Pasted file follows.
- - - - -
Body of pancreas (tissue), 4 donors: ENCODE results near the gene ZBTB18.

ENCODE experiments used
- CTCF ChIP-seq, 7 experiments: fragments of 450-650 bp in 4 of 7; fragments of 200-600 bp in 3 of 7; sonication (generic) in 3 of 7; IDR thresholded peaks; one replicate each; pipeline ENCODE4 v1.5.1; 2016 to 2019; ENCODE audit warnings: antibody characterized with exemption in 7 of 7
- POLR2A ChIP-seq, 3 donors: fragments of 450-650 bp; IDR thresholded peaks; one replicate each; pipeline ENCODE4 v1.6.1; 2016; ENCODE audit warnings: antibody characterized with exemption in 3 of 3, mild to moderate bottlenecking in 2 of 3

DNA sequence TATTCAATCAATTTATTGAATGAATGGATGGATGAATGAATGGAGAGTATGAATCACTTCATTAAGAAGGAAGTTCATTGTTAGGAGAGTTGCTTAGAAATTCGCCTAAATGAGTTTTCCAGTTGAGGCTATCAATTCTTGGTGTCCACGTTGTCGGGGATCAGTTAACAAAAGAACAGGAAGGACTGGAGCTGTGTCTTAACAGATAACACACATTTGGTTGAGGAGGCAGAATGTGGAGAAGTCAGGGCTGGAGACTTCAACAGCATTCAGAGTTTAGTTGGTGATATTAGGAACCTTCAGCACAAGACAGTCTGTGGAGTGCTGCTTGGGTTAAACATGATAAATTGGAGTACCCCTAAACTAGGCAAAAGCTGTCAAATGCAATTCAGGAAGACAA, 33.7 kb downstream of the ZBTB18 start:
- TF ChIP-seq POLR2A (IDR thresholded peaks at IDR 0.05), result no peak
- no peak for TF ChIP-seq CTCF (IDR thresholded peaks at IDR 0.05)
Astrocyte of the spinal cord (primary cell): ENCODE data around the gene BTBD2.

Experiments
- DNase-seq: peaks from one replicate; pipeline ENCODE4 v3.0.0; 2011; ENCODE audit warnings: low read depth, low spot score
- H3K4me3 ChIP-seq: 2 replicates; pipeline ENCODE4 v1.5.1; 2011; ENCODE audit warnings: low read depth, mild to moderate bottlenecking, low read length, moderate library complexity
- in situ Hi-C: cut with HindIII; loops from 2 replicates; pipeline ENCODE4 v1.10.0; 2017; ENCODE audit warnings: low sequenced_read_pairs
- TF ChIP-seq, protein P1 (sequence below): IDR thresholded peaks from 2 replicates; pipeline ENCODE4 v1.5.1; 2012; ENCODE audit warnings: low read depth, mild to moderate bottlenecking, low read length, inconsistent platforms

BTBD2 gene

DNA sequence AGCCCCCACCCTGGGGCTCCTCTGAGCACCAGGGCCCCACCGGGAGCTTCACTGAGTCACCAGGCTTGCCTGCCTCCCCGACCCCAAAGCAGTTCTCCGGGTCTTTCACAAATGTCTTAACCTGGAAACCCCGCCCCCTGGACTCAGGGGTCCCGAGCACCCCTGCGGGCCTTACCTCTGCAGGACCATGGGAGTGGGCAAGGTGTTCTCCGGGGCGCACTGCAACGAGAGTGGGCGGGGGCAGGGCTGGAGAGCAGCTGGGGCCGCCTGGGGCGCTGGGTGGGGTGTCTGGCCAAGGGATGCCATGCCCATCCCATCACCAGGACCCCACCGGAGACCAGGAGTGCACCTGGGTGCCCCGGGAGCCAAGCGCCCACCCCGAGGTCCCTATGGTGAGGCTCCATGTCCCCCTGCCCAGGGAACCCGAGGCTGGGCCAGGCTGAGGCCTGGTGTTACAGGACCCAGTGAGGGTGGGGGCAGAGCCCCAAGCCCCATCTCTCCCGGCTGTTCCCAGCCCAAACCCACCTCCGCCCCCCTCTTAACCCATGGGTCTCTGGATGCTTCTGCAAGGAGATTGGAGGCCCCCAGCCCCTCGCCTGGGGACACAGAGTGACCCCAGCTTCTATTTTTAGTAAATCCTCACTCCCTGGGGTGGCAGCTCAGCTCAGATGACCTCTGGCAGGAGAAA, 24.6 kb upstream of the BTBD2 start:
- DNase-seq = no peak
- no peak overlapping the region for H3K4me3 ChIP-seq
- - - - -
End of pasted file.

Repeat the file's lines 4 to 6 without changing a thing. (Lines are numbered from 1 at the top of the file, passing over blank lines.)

- POLR2A ChIP-seq, 3 donors: fragments of 450-650 bp; IDR thresholded peaks; one replicate each; pipeline ENCODE4 v1.6.1; 2016; ENCODE audit warnings: antibody characterized with exemption in 3 of 3, mild to moderate bottlenecking in 2 of 3

DNA sequence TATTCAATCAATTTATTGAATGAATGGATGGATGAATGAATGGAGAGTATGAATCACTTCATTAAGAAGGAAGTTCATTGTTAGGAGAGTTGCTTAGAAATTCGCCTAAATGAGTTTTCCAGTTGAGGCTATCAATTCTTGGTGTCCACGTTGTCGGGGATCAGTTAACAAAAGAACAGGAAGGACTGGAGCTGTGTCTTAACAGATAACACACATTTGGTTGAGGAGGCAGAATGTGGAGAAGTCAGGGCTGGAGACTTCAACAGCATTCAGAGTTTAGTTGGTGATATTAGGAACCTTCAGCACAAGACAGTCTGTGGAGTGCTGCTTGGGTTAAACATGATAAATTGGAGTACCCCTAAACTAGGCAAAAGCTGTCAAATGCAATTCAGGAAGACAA, 33.7 kb downstream of the ZBTB18 start:
- TF ChIP-seq POLR2A (IDR thresholded peaks at IDR 0.05), result no peak